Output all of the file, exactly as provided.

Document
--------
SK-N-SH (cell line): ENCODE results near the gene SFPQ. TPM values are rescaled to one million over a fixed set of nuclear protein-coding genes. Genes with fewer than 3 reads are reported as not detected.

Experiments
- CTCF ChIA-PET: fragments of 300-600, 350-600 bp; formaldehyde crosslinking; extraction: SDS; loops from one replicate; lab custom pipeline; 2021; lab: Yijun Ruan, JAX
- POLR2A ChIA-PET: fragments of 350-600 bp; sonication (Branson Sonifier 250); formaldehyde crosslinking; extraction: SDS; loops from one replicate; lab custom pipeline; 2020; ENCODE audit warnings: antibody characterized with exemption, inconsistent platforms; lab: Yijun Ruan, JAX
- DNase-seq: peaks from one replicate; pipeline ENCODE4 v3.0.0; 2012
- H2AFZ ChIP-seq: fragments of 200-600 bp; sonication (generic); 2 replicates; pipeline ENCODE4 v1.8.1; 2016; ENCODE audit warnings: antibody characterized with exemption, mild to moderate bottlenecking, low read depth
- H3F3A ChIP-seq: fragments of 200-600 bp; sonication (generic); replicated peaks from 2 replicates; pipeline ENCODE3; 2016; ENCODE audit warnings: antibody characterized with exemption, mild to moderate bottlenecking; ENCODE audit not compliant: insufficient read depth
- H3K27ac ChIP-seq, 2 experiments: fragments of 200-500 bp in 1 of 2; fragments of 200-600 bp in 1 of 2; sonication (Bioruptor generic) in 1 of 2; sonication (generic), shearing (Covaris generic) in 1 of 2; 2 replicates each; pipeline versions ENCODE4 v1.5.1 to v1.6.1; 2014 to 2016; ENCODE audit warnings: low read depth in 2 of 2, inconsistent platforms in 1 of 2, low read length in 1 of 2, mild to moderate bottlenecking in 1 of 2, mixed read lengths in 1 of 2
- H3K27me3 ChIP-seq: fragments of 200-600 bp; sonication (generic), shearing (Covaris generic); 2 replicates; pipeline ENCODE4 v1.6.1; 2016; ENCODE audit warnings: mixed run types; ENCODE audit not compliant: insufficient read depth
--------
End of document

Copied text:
SK-N-SH (cell line): ENCODE results near the gene SFPQ. TPM values are rescaled to one million over a fixed set of nuclear protein-coding genes. Genes with fewer than 3 reads are reported as not detected.

Experiments
- CTCF ChIA-PET: fragments of 300-600, 350-600 bp; formaldehyde crosslinking; extraction: SDS; loops from one replicate; lab custom pipeline; 2021; lab: Yijun Ruan, JAX
- POLR2A ChIA-PET: fragments of 350-600 bp; sonication (Branson Sonifier 250); formaldehyde crosslinking; extraction: SDS; loops from one replicate; lab custom pipeline; 2020; ENCODE audit warnings: antibody characterized with exemption, inconsistent platforms; lab: Yijun Ruan, JAX
- DNase-seq: peaks from one replicate; pipeline ENCODE4 v3.0.0; 2012
- H2AFZ ChIP-seq: fragments of 200-600 bp; sonication (generic); 2 replicates; pipeline ENCODE4 v1.8.1; 2016; ENCODE audit warnings: antibody characterized with exemption, mild to moderate bottlenecking, low read depth
- H3F3A ChIP-seq: fragments of 200-600 bp; sonication (generic); replicated peaks from 2 replicates; pipeline ENCODE3; 2016; ENCODE audit warnings: antibody characterized with exemption, mild to moderate bottlenecking; ENCODE audit not compliant: insufficient read depth
- H3K27ac ChIP-seq, 2 experiments: fragments of 200-500 bp in 1 of 2; fragments of 200-600 bp in 1 of 2; sonication (Bioruptor generic) in 1 of 2; sonication (generic), shearing (Covaris generic) in 1 of 2; 2 replicates each; pipeline versions ENCODE4 v1.5.1 to v1.6.1; 2014 to 2016; ENCODE audit warnings: low read depth in 2 of 2, inconsistent platforms in 1 of 2, low read length in 1 of 2, mild to moderate bottlenecking in 1 of 2, mixed read lengths in 1 of 2
- H3K27me3 ChIP-seq: fragments of 200-600 bp; sonication (generic), shearing (Covaris generic); 2 replicates; pipeline ENCODE4 v1.6.1; 2016; ENCODE audit warnings: mixed run types; ENCODE audit not compliant: insufficient read depth